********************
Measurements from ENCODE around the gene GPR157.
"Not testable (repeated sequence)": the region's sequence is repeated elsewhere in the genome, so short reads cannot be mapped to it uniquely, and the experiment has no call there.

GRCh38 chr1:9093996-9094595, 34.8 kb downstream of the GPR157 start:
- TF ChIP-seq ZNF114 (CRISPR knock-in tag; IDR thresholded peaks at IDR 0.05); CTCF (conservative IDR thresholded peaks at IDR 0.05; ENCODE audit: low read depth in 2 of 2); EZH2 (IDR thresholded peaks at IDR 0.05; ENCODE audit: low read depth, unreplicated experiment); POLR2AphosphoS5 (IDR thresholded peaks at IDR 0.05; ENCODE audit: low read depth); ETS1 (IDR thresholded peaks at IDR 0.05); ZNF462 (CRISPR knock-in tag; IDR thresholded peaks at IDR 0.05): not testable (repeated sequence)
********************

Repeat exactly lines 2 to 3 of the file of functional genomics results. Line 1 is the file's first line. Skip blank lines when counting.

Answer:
"Not testable (repeated sequence)": the region's sequence is repeated elsewhere in the genome, so short reads cannot be mapped to it uniquely, and the experiment has no call there.

GRCh38 chr1:9093996-9094595, 34.8 kb downstream of the GPR157 start: